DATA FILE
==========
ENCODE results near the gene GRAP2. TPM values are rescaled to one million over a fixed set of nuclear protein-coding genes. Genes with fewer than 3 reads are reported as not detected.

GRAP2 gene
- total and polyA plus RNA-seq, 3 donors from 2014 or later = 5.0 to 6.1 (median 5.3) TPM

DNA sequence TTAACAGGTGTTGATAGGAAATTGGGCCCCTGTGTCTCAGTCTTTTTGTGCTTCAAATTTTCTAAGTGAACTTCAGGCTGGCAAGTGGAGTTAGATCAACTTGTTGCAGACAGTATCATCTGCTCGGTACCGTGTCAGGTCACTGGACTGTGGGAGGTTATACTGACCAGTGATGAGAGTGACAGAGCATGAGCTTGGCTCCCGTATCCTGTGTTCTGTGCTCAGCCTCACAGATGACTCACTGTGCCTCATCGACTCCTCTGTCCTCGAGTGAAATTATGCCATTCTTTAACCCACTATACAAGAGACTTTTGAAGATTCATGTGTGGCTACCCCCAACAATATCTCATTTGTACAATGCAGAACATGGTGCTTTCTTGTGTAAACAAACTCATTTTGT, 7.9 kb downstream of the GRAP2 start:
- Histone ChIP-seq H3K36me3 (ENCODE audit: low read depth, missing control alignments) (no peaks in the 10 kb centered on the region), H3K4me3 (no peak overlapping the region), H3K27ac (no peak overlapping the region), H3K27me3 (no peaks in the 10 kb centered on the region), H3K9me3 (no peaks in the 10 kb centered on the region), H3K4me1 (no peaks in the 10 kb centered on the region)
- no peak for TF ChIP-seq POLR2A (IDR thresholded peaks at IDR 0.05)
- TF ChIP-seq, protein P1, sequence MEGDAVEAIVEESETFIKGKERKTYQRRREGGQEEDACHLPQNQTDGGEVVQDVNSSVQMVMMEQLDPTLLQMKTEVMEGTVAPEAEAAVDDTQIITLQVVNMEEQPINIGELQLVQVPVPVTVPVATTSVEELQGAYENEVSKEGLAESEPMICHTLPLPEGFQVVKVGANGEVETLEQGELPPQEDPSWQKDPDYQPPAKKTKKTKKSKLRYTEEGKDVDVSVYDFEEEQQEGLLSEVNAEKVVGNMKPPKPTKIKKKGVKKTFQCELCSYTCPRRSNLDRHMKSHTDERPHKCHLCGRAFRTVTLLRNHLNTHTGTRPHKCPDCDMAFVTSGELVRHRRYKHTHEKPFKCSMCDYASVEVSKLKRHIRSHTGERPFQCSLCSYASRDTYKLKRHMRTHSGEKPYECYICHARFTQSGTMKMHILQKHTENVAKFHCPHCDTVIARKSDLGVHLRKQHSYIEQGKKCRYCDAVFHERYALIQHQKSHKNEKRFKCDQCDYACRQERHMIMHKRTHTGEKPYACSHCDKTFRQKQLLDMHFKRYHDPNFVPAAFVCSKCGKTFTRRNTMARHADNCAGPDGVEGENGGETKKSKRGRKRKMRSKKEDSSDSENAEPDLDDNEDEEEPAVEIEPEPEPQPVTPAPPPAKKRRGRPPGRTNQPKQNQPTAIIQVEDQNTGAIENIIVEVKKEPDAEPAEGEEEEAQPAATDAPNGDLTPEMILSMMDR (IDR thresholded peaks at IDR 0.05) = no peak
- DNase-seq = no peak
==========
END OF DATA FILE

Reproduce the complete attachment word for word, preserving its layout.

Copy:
ENCODE results near the gene GRAP2. TPM values are rescaled to one million over a fixed set of nuclear protein-coding genes. Genes with fewer than 3 reads are reported as not detected.

GRAP2 gene
- total and polyA plus RNA-seq, 3 donors from 2014 or later = 5.0 to 6.1 (median 5.3) TPM

DNA sequence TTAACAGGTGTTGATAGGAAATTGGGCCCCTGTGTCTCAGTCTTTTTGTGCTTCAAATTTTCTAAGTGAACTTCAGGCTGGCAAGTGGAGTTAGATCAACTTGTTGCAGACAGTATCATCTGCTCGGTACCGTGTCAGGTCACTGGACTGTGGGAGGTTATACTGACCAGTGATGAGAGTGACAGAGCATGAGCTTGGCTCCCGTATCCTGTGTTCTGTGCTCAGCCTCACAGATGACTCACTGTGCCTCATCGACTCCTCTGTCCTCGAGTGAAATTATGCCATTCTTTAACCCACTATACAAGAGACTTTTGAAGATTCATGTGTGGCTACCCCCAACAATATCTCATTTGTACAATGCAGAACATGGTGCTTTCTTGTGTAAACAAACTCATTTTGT, 7.9 kb downstream of the GRAP2 start:
- Histone ChIP-seq H3K36me3 (ENCODE audit: low read depth, missing control alignments) (no peaks in the 10 kb centered on the region), H3K4me3 (no peak overlapping the region), H3K27ac (no peak overlapping the region), H3K27me3 (no peaks in the 10 kb centered on the region), H3K9me3 (no peaks in the 10 kb centered on the region), H3K4me1 (no peaks in the 10 kb centered on the region)
- no peak for TF ChIP-seq POLR2A (IDR thresholded peaks at IDR 0.05)
- TF ChIP-seq, protein P1, sequence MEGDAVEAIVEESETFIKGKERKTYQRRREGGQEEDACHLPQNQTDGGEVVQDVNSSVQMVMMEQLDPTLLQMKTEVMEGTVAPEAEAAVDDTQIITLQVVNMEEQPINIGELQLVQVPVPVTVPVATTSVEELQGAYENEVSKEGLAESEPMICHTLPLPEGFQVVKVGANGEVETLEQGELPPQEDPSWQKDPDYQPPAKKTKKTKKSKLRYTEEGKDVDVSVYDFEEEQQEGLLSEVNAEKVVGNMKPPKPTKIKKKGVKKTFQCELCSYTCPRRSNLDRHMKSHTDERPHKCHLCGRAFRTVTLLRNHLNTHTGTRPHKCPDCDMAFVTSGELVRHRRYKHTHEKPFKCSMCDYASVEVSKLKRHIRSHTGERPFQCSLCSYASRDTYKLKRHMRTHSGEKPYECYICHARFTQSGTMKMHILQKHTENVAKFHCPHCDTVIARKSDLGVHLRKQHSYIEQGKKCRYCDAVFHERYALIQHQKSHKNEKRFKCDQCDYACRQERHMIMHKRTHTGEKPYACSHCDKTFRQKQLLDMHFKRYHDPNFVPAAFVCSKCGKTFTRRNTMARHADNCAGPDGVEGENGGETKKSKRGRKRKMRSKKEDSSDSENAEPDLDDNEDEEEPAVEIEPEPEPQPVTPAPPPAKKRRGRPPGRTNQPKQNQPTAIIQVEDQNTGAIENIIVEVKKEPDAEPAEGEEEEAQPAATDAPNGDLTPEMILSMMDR (IDR thresholded peaks at IDR 0.05) = no peak
- DNase-seq = no peak